Historically, medicine has been an industry strongly rooted in tradition, but the last two decades have seen it undergo a fundamental shift. As biotech has advanced in leaps and bounds, dramatically changing the treatment options available to many patients and enabling doctors to cure diseases that had proved intractable for centuries, so other forms of technology have changed the way that medical centers are run and the way that common procedures are carried out. Staff have had to adapt to new ways of thinking as old procedures have changed forever. A leaner, smarter, and more responsive way of doing things that can potentially produce much better results for patients, the new approach still presents challenges for those who work in this environment. Not only is there a lot to learn now, but also the pace of change shows no sign of slowing down.
One of the subtler changes, but enormous in its impact, has come from advances in computing, which now make it possible to handle data on a scale utterly impossible in the recent past. Not only has this been responsible for much of the progress in biotech, enabling researchers to model cell lines effectively in virtual reality and use big data to track epidemics, for example, but also it is making it much easier for doctors and hospitals to keep track of patient records and ensure that treatments are managed efficiently. There has been an increase in demand for computer specialists in the industry, and institutions such as Maryville University are busily training the next generation.
Of all the technological changes that have been taking place in surgery, perhaps the most striking is the ability of surgeons to operate remotely through robots. Initially, this approach made a lot of people nervous, but now it’s widely recognized that robots have steadier “hands” than humans do and that remote surgery means that more people can access treatment by the most skilled individuals out there. Also of major significance has been the improvement and further development of keyhole surgery, enabling procedures to be carried out with far less tissue damage and, consequently, getting patients in and out of hospital more quickly.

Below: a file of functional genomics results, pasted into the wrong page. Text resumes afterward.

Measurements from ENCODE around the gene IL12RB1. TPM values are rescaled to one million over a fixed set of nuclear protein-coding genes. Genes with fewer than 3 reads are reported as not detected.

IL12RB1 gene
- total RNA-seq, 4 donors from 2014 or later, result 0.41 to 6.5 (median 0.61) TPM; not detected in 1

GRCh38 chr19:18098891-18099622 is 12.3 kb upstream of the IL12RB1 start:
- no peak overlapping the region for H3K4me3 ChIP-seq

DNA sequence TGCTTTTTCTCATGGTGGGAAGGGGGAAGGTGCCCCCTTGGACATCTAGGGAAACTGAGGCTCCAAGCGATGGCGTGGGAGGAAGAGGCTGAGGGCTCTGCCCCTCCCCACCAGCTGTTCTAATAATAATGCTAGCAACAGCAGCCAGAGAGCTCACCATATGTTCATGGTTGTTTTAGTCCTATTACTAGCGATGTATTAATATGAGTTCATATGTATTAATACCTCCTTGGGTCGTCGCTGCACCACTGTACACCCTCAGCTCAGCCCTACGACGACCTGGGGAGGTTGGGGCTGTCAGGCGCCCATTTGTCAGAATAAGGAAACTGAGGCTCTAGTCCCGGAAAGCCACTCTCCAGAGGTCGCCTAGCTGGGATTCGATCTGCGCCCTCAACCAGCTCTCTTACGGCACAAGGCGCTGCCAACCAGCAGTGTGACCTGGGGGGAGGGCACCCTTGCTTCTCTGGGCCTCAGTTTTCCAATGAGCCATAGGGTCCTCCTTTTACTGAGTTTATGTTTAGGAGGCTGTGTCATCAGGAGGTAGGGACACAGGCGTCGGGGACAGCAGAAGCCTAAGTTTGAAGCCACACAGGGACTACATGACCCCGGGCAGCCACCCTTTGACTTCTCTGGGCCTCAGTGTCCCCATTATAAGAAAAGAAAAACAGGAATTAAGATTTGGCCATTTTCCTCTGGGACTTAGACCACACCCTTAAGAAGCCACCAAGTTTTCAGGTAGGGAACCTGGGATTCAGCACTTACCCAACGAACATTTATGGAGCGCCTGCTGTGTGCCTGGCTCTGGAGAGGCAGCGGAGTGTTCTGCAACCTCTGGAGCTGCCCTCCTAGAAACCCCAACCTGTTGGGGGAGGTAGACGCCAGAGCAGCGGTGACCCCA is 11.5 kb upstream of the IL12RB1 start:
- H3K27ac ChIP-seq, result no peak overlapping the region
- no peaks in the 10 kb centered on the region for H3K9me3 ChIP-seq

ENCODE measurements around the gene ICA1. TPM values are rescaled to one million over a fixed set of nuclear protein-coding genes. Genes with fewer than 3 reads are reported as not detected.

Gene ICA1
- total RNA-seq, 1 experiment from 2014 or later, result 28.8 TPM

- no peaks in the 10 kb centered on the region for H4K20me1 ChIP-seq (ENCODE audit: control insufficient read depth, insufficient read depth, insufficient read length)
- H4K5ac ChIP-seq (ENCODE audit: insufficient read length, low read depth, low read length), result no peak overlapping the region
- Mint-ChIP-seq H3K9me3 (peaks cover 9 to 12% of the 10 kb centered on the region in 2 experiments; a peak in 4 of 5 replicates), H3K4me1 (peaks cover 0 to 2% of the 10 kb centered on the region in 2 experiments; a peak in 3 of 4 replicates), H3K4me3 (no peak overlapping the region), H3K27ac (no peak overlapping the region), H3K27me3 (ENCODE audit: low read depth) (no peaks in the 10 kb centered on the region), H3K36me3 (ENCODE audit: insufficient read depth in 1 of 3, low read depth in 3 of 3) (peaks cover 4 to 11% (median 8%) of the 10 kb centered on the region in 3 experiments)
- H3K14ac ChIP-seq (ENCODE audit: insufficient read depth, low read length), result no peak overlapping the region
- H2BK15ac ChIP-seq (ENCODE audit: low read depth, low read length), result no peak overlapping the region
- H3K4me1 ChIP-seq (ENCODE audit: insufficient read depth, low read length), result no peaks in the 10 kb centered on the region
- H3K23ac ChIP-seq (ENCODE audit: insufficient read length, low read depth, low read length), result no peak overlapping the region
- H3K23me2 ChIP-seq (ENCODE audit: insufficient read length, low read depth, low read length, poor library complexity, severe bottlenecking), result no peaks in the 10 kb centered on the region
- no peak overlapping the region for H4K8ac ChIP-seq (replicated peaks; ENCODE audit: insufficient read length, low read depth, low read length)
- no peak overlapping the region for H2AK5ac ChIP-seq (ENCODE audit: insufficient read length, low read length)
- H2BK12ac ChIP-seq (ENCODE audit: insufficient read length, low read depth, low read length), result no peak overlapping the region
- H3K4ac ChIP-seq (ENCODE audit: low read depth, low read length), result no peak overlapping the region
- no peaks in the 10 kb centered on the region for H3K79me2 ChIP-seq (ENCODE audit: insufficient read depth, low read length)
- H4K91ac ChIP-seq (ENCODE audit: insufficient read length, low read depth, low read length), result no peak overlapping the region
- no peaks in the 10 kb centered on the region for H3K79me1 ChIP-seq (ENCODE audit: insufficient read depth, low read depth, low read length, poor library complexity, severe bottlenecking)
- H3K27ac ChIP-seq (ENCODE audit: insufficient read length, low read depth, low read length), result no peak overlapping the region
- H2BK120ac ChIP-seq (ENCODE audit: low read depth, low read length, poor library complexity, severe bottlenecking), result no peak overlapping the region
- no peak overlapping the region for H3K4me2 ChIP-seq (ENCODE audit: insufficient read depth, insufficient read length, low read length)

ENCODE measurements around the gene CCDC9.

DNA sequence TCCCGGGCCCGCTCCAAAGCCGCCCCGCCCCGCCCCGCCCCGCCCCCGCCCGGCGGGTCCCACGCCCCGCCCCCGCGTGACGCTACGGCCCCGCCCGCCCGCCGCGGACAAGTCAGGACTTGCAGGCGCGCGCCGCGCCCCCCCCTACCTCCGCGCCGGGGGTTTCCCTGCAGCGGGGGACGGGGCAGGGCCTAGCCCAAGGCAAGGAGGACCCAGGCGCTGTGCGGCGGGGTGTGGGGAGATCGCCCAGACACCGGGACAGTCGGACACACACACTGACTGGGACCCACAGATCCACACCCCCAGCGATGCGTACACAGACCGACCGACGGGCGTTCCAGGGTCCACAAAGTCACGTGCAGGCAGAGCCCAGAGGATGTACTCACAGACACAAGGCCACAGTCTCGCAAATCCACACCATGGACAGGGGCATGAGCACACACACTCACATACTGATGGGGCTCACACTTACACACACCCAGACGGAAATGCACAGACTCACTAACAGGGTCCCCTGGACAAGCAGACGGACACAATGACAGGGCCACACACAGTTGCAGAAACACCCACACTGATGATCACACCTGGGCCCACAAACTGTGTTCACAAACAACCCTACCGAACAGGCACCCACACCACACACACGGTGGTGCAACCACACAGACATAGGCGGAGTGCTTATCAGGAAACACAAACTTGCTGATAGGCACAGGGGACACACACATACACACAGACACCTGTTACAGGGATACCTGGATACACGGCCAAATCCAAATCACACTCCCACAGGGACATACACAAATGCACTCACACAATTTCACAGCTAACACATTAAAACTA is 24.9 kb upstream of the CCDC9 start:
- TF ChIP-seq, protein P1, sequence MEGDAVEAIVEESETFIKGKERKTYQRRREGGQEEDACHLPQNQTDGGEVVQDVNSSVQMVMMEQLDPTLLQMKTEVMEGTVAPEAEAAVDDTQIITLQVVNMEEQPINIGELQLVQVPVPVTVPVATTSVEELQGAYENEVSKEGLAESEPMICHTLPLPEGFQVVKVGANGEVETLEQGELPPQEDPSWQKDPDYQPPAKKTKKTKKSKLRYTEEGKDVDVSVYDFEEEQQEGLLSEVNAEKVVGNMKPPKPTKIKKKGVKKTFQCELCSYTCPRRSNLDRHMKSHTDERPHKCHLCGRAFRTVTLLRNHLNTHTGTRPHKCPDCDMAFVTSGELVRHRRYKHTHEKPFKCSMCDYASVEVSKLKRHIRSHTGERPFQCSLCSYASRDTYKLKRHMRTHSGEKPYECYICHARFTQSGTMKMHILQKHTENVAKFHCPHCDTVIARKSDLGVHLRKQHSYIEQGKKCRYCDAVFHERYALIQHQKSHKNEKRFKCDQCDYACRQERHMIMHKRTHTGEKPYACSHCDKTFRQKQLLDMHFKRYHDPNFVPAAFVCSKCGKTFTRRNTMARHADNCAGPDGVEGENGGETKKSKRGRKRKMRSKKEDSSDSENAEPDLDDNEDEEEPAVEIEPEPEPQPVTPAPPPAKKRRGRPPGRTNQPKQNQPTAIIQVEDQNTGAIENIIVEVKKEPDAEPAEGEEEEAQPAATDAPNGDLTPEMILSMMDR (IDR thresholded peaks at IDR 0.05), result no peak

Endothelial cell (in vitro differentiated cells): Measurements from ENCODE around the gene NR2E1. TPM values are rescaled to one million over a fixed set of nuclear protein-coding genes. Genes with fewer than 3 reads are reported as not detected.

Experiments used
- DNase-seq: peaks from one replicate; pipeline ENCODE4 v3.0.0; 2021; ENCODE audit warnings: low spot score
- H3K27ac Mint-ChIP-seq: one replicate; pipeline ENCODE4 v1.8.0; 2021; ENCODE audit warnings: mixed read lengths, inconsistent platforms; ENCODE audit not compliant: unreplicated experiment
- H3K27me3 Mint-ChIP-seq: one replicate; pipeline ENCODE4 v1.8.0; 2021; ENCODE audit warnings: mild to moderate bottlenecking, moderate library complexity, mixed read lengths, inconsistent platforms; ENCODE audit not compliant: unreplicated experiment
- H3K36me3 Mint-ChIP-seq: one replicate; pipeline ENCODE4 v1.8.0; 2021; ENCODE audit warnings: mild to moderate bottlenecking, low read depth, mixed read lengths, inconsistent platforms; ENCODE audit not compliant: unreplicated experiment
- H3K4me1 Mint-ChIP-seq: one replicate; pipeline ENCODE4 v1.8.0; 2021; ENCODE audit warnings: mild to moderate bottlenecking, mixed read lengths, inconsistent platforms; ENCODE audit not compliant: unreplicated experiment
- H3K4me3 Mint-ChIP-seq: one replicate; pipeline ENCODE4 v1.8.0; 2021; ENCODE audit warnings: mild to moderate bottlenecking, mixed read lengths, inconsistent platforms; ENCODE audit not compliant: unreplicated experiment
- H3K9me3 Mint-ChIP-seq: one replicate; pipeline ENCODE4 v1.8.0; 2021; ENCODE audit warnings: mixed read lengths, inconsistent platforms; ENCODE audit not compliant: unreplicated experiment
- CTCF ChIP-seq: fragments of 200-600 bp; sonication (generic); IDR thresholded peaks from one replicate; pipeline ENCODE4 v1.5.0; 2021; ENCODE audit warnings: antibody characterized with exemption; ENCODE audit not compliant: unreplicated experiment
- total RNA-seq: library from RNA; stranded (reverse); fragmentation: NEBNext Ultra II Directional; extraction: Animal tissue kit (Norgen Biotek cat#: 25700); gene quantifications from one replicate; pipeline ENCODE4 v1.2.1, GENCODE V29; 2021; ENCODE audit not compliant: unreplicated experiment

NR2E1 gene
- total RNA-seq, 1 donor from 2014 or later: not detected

Wound care is an area where technological changes have been more subtle but have made an equally dramatic difference. On the one hand, new scaffolds have been developed that allow wounds to close over more effectively as tissue regrows across them. On the other, there have been major advances in bandage technology, such as the introduction of scaled down, much more efficient vacuum bandages, which ensure healthy blood flow through areas that are healing. Together, these technologies mean that wounds are able to be closed up faster, so there are fewer complications, and there’s a significantly lower risk of opportunistic infections taking hold.
Implants and add-ons
Not so many years ago, the idea of a person walking around with an electronic pacemaker fitted in their body sounded absurd. Now, these things are commonplace, and many new devices are being used to facilitate healthier living. Eye implants are restoring sight to people with damaged retinas, and artificial vertebrae are protecting the spines of accident victims. Artificial limbs have gone through a similar revolution, with a new generation of lightweight metal alloys and tough plastics enabling the creation of limbs that are light enough to wear all day and that, thanks to advances in electronics, offer much more flexibility and control, directed by the mind of the user. The next big change will take place when the bio-printed artificial organs now at the testing stage move out of the lab and replacing damaged body parts with bio-artificial ones becomes standard practice, eliminating tissue rejection issues.
What does the future hold?
With rapid advances in computer technology now emerging at an increasing rate, we can expect more changes right across the fields of physics, engineering, and materials science, the big contributors when it comes to the advancement of medical technology. This means that staying up to date with technological change has now become an essential part of any career in medicine, with even hospital porters having to make way for robots running errands, and medical students using virtual reality to gain simulated operating theater experience. These advances will save many lives and improve the quality of life for many more people, but they can only work if staff at all levels are willing to engage with them and make the effort to understand them. Medicine will never be the same again – but neither will the problems that it was always there to solve.